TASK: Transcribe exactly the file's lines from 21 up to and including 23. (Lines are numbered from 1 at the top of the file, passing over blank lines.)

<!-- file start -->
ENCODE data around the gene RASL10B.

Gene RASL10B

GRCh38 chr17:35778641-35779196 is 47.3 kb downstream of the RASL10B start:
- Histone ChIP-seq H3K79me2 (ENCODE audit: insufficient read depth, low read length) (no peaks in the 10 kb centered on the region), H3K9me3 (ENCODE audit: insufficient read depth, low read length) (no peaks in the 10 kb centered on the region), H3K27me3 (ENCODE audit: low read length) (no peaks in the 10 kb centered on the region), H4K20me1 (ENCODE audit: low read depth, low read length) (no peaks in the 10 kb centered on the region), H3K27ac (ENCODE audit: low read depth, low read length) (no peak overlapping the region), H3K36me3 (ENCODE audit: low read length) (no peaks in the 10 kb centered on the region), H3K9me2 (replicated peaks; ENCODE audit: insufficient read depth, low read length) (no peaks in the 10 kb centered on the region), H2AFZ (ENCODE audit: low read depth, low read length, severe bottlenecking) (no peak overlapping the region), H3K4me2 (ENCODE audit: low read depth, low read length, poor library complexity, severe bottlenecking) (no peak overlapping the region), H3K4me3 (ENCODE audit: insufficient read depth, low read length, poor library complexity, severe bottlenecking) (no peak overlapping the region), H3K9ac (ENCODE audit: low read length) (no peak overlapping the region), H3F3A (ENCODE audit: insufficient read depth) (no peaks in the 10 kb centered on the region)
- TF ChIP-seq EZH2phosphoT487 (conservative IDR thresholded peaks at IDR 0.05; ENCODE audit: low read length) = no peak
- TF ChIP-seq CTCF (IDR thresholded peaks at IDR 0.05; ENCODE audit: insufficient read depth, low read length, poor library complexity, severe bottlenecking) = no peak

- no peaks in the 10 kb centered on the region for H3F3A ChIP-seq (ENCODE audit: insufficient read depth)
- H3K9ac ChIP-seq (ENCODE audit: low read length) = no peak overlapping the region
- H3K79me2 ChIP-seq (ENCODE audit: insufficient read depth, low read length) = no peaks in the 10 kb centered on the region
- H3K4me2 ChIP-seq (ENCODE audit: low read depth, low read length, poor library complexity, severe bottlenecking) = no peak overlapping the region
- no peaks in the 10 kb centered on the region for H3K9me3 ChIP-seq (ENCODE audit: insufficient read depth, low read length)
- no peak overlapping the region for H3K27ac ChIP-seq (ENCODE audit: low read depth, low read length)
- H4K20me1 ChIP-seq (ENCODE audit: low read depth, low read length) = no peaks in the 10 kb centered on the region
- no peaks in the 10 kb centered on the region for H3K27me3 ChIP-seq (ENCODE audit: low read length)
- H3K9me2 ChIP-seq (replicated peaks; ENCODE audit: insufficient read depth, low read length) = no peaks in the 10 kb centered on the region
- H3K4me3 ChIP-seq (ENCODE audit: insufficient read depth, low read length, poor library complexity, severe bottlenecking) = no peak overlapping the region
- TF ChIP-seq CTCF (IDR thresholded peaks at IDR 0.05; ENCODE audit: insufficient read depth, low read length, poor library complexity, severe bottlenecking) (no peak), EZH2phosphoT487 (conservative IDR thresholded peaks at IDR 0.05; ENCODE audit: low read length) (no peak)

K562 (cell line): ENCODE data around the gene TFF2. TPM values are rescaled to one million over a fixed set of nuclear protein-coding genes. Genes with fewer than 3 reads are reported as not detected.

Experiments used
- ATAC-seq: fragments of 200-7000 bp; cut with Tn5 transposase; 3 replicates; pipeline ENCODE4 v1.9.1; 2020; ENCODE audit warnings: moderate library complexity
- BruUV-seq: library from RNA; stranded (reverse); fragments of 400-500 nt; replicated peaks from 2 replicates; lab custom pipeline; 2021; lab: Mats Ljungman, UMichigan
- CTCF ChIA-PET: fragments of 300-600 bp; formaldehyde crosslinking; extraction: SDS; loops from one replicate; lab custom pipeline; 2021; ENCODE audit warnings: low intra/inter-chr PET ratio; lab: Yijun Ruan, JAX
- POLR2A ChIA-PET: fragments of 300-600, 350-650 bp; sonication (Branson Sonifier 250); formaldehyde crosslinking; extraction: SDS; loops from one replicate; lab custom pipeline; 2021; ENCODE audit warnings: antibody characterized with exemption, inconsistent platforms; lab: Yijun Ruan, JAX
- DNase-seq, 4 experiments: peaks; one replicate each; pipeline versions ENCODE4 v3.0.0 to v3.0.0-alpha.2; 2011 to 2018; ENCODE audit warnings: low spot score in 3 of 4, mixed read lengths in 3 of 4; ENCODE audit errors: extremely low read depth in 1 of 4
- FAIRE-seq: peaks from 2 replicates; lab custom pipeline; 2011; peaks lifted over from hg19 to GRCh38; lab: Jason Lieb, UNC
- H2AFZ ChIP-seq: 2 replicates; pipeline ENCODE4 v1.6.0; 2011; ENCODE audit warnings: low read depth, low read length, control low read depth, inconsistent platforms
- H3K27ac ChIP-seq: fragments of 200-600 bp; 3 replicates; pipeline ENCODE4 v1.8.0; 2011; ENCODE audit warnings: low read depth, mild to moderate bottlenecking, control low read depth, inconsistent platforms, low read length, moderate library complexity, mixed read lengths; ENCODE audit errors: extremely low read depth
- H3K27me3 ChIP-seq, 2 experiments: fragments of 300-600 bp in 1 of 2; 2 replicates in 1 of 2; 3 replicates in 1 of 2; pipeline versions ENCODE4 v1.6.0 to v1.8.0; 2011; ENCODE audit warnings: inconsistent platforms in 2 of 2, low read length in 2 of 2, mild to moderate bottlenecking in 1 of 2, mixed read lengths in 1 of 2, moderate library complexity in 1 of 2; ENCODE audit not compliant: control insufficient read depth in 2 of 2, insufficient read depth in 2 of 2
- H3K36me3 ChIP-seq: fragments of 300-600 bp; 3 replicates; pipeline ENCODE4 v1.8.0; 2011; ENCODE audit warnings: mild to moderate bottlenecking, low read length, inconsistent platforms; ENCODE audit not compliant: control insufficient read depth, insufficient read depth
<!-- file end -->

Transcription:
- BruUV-seq: library from RNA; stranded (reverse); fragments of 400-500 nt; replicated peaks from 2 replicates; lab custom pipeline; 2021; lab: Mats Ljungman, UMichigan
- CTCF ChIA-PET: fragments of 300-600 bp; formaldehyde crosslinking; extraction: SDS; loops from one replicate; lab custom pipeline; 2021; ENCODE audit warnings: low intra/inter-chr PET ratio; lab: Yijun Ruan, JAX
- POLR2A ChIA-PET: fragments of 300-600, 350-650 bp; sonication (Branson Sonifier 250); formaldehyde crosslinking; extraction: SDS; loops from one replicate; lab custom pipeline; 2021; ENCODE audit warnings: antibody characterized with exemption, inconsistent platforms; lab: Yijun Ruan, JAX